GAVI set out to do things differently in two ways. First, buy-in: It forced developing countries to cofinance vaccination programs, even at the nominal amount of 20 cents a dose. And second, accountability: It required clear record-keeping to ensure the vaccines were getting to children and to establish a sustainable delivery system. This clarity—a well-financed effort with partners on the ground—created a lasting market for big pharma that wouldn’t cost them their shirts. To further goose competition, increase supply and bring down prices, GAVI encouraged drugmakers from developing nations like China and India to bid on contracts.
The payback has been dramatic. Over the past seven years the price for the standard five-germ inoculation (including diphtheria, tetanus and whooping cough) has dropped 40%. The cost of a hepatitis B shot to prevent liver cancer has plunged 68% over a similar period, allowing millions of kids to be vaccinated. GlaxoSmithKline’s Rotarix, to prevent rotavirus, a leading cause of diarrhea and death, has gone from $102 a dose to $2.50, and Indian upstarts like Bharat Biotech are bidding to drive that cost down to as low as $1.
With newer, more-expensive offerings, like Pfizer
’s Prevnar for pneumonia, the biggest-grossing vaccine in the world, GAVI has gone a step further. By promising to buy a certain number of doses, it guarantees the pharma company massively efficient volume. In exchange GAVI sets a ceiling for what it will pay long term—Prevnar, for example, goes for $114 in the U.S. but will cost no more than $3.50. Gates and his peers subsidize losses during the ramp-up. The math can be staggering: To deliver pneumococcal and rotavirus vaccines to 250 million children, GAVI raised more than $3 billion from various governments, including the U.K., Norway and the U.S., and Gates kicked in the final $1 billion to make it all work. The results have been equally massive: 3.4 million lives saved from hepatitis B, which causes liver cancer, 1.2 million lives from measles, 560,000 from the Hib bacteria, 474,000 from whooping cough, 140,000 from yellow fever and 30,000 from polio. In the past year the new initiatives have prevented another 8,000 deaths from pneumonia and 1,000 from diarrhea.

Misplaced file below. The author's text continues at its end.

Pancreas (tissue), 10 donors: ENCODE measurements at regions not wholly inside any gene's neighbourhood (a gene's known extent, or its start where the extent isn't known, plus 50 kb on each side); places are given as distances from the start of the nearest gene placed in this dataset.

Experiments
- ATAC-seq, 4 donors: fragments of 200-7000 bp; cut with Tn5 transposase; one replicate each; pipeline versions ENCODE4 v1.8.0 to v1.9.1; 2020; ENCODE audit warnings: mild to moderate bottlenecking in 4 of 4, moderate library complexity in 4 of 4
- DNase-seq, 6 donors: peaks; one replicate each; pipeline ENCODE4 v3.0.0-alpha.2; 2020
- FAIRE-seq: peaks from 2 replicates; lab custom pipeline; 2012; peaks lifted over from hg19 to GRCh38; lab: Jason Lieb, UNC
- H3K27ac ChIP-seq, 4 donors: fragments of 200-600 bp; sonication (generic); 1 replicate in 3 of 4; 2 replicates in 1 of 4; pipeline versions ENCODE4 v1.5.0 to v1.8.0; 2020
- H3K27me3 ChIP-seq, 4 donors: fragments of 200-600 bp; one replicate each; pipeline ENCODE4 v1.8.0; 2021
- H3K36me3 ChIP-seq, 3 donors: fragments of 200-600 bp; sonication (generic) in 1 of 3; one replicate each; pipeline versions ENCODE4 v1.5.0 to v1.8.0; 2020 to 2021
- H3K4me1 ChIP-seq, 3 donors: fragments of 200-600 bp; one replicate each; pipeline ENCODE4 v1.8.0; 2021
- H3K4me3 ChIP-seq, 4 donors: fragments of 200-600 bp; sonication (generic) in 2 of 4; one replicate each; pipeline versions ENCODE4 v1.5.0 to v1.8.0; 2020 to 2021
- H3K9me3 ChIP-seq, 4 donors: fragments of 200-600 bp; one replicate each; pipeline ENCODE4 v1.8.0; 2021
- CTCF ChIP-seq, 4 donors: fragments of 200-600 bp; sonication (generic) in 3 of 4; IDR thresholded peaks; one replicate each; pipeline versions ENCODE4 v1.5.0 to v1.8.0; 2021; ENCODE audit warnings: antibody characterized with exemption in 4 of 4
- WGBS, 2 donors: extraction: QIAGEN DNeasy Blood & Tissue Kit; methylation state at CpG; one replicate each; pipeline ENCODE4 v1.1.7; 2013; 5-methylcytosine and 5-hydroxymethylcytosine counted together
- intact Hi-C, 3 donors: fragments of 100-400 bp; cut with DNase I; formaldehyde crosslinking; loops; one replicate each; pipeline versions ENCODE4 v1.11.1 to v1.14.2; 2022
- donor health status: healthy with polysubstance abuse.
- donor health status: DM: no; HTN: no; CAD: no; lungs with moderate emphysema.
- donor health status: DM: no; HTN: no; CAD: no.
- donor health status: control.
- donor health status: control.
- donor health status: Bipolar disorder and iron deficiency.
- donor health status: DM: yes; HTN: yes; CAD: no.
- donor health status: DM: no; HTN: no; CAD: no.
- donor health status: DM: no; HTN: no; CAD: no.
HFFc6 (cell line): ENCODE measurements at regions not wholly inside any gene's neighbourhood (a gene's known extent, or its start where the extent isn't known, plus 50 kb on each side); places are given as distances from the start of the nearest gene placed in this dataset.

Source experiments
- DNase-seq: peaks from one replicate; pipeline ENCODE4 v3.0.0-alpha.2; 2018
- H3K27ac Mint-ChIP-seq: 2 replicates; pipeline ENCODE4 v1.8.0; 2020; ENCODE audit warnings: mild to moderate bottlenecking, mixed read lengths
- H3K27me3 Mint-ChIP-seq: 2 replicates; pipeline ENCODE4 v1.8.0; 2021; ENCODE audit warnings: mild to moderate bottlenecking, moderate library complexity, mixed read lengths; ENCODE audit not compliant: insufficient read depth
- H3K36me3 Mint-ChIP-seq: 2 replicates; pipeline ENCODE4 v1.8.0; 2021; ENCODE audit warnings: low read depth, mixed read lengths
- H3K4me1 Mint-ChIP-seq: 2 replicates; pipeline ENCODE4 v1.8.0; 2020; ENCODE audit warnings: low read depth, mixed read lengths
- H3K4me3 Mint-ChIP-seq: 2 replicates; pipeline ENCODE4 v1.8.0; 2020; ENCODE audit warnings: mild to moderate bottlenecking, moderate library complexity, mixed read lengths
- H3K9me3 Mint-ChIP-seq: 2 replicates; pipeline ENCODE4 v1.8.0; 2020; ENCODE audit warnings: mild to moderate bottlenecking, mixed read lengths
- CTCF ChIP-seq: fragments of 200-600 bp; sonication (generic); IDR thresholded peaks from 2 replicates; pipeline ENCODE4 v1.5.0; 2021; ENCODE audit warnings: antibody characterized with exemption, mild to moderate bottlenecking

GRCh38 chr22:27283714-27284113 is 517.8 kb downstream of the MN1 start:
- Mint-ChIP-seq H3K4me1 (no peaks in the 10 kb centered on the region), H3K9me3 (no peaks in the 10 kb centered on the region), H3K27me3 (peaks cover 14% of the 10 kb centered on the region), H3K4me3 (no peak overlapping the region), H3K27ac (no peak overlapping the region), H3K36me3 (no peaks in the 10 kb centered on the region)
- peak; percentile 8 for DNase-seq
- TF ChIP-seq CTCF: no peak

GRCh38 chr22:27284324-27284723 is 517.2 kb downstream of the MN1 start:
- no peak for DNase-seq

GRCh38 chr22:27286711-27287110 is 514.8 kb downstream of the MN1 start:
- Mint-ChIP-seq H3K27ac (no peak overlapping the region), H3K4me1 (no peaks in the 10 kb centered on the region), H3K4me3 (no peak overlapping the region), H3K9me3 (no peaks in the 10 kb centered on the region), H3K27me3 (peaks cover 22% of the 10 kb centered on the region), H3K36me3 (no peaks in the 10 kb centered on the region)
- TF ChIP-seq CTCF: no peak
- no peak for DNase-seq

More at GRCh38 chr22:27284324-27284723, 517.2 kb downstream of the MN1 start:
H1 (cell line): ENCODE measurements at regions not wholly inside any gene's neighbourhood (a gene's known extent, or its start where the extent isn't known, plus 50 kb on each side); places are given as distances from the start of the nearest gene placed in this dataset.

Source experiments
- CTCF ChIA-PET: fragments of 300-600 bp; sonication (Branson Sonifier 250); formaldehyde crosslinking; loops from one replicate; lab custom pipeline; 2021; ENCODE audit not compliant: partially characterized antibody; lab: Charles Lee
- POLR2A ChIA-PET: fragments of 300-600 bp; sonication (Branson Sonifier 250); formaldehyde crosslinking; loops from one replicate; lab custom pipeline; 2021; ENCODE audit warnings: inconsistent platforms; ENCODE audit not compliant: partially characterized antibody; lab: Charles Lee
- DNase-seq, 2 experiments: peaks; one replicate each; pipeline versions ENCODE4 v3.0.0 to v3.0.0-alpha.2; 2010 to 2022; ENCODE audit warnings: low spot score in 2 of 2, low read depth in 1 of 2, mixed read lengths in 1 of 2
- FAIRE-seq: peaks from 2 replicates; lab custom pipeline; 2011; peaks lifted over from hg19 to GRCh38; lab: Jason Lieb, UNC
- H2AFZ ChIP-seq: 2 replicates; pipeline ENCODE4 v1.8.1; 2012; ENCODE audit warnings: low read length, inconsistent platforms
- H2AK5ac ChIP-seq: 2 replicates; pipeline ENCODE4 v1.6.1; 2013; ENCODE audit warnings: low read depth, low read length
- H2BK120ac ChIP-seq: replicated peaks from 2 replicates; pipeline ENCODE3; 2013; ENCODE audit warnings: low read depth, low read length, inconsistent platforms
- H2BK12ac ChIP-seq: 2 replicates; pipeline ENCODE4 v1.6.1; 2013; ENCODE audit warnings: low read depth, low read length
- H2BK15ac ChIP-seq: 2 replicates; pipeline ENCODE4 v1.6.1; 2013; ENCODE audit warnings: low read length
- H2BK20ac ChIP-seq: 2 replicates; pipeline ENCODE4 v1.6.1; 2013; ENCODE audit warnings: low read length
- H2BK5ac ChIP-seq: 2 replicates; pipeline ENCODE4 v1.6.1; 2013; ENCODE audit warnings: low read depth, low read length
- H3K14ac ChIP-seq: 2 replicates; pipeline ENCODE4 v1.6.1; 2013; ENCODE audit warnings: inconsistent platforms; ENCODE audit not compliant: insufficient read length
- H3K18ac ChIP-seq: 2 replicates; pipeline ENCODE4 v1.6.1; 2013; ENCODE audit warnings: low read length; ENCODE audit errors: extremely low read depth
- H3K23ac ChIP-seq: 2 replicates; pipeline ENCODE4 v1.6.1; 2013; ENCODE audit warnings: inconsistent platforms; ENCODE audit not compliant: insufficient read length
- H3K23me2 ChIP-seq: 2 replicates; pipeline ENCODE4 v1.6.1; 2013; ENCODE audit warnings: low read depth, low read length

The blogosphere still expels dark plumes of “I Hate Bill Gates” posts and websites, accusing him of bilking taxpayers because Seattle granted him free land to build the new campus or spreading autism through vaccines (now a widely discredited theory) or of playing God through his foundation. Some clinicians criticize him, wistfully, for fixating on vaccines to the exclusion of other medical causes. But for someone once pilloried as the Antichrist of technology, a brutal monopolist who strangled innovation, this generosity—less of the heart than the head—has made him a saint among those most familiar with his efforts. “A powerful voice to protect millions of children in developing countries from dying,” says Andrin Oswald, head of vaccines at Novartis. Adds William Foege, a Gates ally best known for his role in eradicating smallpox: “What has happened in the last decade is something we could never have dreamed of. It will change forever what society looks like.”
The billionaire, for his part, waves off most of the adulation. When I told Gates that Foege compared him to Maurice Hilleman, the researcher who developed vaccines for measles, mumps and a half-dozen other diseases, Gates faintly blushed. “He actually did it, though. I mean, his lab at Merck, they really did it.”
But Gates did something, too. It had nothing to do with lab work, and everything to do with the problem-solving skills unique to someone who has created an entire industry.
When I asked Gates to grade himself on which of his accomplishments—computer software or inoculations— was more important, his calculating mind whirled straight into action. “I’d say, it’s pretty hard to make that comparison,” he says. “In terms of lives saved, vaccines would just totally win out.” Then he ponders some more. Both vaccines and personal computers, he says, rank “right up there with the printing press and fire.” On its face, an astoundingly hubristic statement. But Gates says it without even a hint of braggadocio. It’s just cold, hard, reasoned fact.